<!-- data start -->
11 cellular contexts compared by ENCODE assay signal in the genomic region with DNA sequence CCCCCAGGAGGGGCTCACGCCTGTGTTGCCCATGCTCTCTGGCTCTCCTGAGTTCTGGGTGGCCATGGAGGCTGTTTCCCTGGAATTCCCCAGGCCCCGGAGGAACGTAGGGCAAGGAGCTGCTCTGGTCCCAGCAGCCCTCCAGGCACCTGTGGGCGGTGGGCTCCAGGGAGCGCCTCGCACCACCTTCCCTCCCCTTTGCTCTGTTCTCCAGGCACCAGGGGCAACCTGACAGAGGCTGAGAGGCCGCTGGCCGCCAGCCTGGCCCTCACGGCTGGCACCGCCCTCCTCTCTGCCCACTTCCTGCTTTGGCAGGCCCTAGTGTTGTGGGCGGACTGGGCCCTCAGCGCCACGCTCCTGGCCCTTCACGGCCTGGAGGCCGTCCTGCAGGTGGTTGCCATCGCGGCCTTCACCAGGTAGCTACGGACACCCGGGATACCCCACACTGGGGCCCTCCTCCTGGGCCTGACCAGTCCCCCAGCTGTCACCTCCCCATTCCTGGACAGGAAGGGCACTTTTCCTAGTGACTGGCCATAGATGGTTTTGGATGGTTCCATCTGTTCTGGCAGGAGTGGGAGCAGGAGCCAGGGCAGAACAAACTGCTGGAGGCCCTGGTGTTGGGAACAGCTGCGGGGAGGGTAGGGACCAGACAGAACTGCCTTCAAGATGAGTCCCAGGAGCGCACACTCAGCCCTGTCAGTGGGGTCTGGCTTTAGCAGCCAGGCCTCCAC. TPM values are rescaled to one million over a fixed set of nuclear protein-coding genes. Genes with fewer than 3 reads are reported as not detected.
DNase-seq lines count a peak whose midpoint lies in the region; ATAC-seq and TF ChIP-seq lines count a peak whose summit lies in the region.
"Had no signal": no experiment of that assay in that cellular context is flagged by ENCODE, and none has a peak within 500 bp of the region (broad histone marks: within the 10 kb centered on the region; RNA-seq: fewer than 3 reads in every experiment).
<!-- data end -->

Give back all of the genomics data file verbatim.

11 cellular contexts compared by ENCODE assay signal in the genomic region with DNA sequence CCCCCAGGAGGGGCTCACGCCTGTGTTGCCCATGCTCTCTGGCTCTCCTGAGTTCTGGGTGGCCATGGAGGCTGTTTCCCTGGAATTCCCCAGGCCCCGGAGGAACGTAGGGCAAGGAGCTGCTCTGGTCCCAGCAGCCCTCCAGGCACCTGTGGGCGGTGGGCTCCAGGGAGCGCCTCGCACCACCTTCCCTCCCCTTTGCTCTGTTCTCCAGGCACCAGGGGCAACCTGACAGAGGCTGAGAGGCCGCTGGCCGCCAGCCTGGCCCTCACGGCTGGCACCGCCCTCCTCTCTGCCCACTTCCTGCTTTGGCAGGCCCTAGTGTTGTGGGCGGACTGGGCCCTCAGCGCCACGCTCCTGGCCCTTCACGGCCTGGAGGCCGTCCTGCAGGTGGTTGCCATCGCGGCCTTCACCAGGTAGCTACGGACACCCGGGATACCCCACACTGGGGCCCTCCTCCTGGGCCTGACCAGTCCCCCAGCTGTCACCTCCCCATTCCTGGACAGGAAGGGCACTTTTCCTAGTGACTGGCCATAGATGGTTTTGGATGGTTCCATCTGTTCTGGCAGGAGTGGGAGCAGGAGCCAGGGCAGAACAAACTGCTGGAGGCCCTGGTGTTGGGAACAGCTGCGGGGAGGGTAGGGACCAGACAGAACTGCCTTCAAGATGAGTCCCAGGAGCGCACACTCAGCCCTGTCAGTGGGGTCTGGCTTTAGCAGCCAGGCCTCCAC. TPM values are rescaled to one million over a fixed set of nuclear protein-coding genes. Genes with fewer than 3 reads are reported as not detected.
DNase-seq lines count a peak whose midpoint lies in the region; ATAC-seq and TF ChIP-seq lines count a peak whose summit lies in the region.
"Had no signal": no experiment of that assay in that cellular context is flagged by ENCODE, and none has a peak within 500 bp of the region (broad histone marks: within the 10 kb centered on the region; RNA-seq: fewer than 3 reads in every experiment).